For about 30 years of my life, I’ve put together resolutions at the end of each year. Most of these have failed. This year, I’m taking a new approach. I’m giving up the New Year’s Resolution Marathon and breaking resolutions down into 7 day sprints. The first one starts today. Next year can wait. It’s time to finish strong.

The New Year’s Resolution Cycle

I can’t reliably predict the future. Not all of the future at least. However, I can name a few things that I can plan to see every morning during the first week of January. Pick a day. Wednesday? Okay, let’s do this.

People will be up earlier. 4:00 AM. 5:00 AM. Determined to do that thing that they couldn’t consistently do last year.

Brand new morning routines will start. Meditation. Running. Journaling. Dog Walking. Yoga. The gym. The gym that saw the same regulars for the previous 50 weeks will now be at capacity. Those committed regulars will battle a crowd while watching everyone else perform their annual pilgrimage to the treadmill.

Healthy breakfast. Bulletproof coffee. Overnight oats. Spinach and egg white omelet. Kombucha. Dairy free, gluten free, vegan, paleo, whole 30, you name it. We will all start our alleged diet commitment based on a routine proven by others during the other 11 months of the year.

The commute to work will include a new inspirational podcast. A new patience for traffic. A new course in the language of the country that we want to travel to. Something new.

Fridges at the office will be full of healthy, budget-conscious foods that replace that daily habit of eating fast food or dining out with coworkers.

126 million inspiring conversations will take place at the office about healthy breakfasts, exercise routines, and new year’s resolutions.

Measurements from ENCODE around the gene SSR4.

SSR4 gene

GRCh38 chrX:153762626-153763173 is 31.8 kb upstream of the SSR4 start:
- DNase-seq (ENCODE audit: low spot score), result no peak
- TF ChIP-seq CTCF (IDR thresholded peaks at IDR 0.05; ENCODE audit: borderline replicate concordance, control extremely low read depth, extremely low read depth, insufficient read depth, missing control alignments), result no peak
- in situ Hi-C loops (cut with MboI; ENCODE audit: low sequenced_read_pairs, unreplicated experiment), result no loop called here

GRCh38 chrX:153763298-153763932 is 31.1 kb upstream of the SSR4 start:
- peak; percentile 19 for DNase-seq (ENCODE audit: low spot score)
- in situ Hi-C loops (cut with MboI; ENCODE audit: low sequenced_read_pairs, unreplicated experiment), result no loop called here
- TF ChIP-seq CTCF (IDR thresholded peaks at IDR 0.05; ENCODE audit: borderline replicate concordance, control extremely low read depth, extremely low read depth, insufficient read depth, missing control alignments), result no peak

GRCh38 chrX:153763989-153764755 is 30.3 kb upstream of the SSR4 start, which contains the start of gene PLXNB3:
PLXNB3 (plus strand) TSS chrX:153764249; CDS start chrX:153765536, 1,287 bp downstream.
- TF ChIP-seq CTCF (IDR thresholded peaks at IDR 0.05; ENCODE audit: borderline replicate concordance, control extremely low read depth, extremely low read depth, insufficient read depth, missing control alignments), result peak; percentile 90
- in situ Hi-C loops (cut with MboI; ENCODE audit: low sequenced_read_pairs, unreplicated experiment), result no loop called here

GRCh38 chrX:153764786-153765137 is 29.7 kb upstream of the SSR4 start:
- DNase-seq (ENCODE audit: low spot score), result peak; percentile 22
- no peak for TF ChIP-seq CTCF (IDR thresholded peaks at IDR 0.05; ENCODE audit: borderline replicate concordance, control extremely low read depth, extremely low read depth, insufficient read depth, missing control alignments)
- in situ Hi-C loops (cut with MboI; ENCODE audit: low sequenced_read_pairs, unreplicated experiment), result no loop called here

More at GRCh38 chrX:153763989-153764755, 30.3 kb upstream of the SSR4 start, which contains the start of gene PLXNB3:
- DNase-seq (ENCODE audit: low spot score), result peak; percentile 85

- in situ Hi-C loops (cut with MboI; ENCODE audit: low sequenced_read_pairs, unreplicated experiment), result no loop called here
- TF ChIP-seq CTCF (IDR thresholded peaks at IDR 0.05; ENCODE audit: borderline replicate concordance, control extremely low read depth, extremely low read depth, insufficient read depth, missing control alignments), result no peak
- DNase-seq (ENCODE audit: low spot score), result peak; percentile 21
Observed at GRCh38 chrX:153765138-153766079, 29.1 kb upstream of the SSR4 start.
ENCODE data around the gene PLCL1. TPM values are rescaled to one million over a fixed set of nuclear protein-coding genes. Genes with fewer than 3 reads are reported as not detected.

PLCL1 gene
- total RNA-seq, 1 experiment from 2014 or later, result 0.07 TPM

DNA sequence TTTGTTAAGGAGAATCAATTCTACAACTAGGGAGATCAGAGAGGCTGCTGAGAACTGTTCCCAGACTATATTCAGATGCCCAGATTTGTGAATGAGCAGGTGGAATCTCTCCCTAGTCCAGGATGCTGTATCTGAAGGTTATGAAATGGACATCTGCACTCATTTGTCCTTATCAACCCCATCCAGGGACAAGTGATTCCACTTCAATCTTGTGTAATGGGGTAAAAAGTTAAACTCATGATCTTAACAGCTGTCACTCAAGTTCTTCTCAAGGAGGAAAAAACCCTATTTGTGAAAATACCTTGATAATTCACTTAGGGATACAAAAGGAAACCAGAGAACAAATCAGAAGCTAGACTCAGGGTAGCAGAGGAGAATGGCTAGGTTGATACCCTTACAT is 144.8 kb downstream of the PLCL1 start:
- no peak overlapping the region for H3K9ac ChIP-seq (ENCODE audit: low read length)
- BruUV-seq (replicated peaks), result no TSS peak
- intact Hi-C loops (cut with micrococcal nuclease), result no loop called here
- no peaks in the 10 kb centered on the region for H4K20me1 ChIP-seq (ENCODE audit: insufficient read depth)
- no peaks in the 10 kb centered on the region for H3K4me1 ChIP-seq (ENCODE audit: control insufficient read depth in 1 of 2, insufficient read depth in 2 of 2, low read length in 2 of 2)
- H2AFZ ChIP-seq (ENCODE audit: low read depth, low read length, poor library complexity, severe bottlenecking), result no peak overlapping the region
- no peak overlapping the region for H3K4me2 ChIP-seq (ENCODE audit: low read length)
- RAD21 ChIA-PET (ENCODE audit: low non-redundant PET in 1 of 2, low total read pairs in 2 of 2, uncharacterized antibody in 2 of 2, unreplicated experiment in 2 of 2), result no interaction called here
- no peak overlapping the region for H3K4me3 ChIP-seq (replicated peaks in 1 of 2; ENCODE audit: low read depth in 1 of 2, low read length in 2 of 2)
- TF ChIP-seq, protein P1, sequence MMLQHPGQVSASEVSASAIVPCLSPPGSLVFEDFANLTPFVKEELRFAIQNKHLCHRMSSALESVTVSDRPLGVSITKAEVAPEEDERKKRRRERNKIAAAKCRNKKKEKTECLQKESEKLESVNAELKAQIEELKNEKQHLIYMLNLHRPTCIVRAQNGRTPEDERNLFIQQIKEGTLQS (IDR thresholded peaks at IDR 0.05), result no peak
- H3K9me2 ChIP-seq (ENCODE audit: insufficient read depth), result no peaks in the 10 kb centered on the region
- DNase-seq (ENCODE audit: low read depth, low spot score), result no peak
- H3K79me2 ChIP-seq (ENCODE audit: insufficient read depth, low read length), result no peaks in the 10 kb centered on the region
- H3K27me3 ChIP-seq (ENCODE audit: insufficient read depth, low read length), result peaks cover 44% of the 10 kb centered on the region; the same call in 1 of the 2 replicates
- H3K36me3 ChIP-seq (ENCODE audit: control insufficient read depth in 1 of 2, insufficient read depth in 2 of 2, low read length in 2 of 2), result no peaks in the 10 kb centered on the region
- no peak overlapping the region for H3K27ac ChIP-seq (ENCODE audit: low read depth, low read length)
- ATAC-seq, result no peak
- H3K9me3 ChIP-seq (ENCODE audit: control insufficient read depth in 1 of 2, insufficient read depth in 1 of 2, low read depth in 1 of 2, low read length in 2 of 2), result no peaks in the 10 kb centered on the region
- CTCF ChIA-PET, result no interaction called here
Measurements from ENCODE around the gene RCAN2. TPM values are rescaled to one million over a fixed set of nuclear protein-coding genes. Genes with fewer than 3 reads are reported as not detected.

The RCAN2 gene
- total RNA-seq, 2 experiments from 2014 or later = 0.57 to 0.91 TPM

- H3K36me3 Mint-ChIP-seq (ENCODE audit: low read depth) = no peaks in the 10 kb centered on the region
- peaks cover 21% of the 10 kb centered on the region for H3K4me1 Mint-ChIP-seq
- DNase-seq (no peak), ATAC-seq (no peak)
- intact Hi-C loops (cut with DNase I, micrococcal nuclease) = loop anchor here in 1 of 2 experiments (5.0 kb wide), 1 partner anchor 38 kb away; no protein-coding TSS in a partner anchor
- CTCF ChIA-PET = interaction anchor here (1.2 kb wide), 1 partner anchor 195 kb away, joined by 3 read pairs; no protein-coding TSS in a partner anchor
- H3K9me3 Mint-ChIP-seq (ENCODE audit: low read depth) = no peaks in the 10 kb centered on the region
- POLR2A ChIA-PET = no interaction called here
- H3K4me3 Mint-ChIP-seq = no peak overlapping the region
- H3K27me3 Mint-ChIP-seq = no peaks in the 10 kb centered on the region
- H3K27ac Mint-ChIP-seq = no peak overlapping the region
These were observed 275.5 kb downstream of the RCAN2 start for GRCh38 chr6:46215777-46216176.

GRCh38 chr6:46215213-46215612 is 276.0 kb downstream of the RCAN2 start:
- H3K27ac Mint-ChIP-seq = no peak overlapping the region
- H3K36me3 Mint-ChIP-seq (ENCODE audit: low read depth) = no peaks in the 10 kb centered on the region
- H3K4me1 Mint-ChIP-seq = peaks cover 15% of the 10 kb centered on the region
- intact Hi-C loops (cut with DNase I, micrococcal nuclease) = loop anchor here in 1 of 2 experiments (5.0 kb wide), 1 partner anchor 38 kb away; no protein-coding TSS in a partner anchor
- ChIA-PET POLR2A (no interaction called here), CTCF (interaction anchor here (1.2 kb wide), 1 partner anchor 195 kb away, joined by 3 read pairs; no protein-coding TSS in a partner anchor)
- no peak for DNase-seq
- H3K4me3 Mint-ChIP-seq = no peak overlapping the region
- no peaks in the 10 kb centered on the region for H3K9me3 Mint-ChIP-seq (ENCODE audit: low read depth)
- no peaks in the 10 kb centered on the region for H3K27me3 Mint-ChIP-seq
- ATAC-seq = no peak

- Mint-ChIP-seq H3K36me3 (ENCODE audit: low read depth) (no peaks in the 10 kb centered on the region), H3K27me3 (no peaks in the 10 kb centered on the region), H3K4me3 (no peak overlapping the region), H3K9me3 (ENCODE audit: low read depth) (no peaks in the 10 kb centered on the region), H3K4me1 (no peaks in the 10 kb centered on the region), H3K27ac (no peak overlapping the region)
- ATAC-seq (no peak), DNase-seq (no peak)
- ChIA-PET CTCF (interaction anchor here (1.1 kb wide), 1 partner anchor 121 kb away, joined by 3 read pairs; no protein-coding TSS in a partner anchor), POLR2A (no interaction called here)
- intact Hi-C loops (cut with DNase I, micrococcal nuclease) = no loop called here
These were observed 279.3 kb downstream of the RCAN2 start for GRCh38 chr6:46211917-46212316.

This probably sounds like I’m judging. I’m not. I know this routine because I’ve done it about 18 years straight. A lot of smart, successful people denounce New Year’s Resolutions because they don’t work, nobody sticks to them, on and on. I love New Year’s Resolutions! Hope is awesome. Positivity is awesome. Getting better is awesome. I only really see one critical flaw…

There are 8,760 hours in a year. That’s a shitload of time to forget about your resolutions.

Plan what you can see

My dentist does this thing every time I finish an appointment where they ask me when I want to schedule my next one. How does Thursday morning at 10:00 look six months from now?

“Uh, should be good.”

When that appointment reminder shows up on my voicemail the night before, that Thursday morning is stacked with meetings, to-do lists and other life obligations.

On New Year’s Eve, it’s easy to commit to reading a book, sticking to a habit, or going for a run two days later. It’s harder to commit to that same run at 10:00 AM six months later. New Year’s Resolutions are your dental appointment that sounds good now, but you forget about until the night before you are scheduled. This is why we fail.

So here’s my plan. Join me if you’d like. I am swearing off the New Year’s Resolution. Instead, I will resolve to finish this year strong.

My first resolution sprint

I have 7 days to pack in as much accomplishment as I can before the books are closed on this year. The permanent record for the year will be sealed. Income will be final. Our weight will be our weight. Miles run, books read, phone calls made, words written, guitar riffs learned…they will all be locked in as a fixed value of what we accomplished in this year of our life. Rather than look forward to next year, I’m going to give this last 1/52nd of the year everything I can.

Let’s pull out our resolutions from this time last year and see what we can still cross off the list. Sure, you may not know what you are going to be doing in September of next year. But you will know what you are doing in the next week.

For me, I’ll be running my remaining 28 miles, writing 32,000 words, taking my wife on three more dates, reading three more books and trying to get down to my fighting weight to take on 2018. I’m sure you have a different set of expiring resolutions. Anything you can tackle?

At this point, I think my call to action has been made clear. I’ll now dismount from this high horse and get after it for the next 168 hours. I have some work to do. I will enter the new year a few reps closer to my goals. If nothing else, I’ll make it to my dentist appointment on Thursday.

Bonus round: let’s carry the 7 day resolution into the first week of next year. Then build on it for the 51 weeks after that.